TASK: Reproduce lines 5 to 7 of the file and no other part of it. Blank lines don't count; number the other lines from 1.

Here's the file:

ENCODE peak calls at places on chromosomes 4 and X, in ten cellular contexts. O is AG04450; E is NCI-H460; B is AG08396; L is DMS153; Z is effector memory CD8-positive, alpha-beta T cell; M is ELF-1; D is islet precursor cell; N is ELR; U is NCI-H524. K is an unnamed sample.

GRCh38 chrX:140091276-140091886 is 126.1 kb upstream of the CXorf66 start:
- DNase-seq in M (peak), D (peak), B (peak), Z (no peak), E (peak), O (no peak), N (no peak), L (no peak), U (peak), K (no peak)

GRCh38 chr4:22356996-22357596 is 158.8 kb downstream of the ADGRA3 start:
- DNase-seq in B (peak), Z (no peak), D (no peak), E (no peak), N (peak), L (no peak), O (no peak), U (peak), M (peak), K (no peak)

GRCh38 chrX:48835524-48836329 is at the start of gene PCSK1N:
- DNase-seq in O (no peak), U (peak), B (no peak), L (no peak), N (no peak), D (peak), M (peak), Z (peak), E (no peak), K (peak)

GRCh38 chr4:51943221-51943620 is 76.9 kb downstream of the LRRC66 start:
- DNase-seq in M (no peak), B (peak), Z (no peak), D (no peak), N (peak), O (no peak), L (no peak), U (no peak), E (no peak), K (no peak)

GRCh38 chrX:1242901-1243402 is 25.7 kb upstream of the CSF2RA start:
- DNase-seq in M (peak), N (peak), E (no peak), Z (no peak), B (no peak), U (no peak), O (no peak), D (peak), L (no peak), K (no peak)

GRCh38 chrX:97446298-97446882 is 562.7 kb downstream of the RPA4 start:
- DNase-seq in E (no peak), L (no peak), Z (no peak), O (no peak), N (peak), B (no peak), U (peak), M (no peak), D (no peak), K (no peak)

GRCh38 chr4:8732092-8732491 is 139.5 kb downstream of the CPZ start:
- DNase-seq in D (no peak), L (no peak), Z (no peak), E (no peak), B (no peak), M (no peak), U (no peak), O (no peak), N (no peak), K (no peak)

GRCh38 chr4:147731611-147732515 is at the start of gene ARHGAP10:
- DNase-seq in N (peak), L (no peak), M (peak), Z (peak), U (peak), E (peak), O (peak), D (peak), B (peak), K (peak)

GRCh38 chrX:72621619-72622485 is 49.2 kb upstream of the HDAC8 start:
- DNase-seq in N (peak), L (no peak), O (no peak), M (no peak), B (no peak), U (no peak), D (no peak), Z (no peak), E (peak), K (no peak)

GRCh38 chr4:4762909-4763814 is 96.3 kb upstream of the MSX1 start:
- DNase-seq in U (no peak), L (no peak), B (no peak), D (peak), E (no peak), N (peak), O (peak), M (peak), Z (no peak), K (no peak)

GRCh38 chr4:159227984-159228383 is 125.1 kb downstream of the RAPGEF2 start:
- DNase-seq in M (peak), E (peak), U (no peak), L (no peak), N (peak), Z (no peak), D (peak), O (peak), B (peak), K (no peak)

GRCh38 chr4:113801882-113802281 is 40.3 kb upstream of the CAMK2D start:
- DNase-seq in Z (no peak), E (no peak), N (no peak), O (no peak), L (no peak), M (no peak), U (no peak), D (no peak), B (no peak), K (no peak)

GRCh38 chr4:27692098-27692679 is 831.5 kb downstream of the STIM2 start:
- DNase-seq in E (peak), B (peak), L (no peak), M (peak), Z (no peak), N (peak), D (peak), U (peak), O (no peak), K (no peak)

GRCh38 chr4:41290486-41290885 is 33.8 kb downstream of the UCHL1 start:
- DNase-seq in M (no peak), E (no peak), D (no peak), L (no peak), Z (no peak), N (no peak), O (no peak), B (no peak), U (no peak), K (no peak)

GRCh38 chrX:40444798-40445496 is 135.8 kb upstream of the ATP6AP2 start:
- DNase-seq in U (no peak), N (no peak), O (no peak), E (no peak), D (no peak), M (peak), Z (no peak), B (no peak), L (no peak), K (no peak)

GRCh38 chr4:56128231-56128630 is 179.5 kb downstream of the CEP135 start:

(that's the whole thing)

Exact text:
- DNase-seq in B (peak), Z (no peak), D (no peak), E (no peak), N (peak), L (no peak), O (no peak), U (peak), M (peak), K (no peak)

GRCh38 chrX:48835524-48836329 is at the start of gene PCSK1N:
- DNase-seq in O (no peak), U (peak), B (no peak), L (no peak), N (no peak), D (peak), M (peak), Z (peak), E (no peak), K (peak)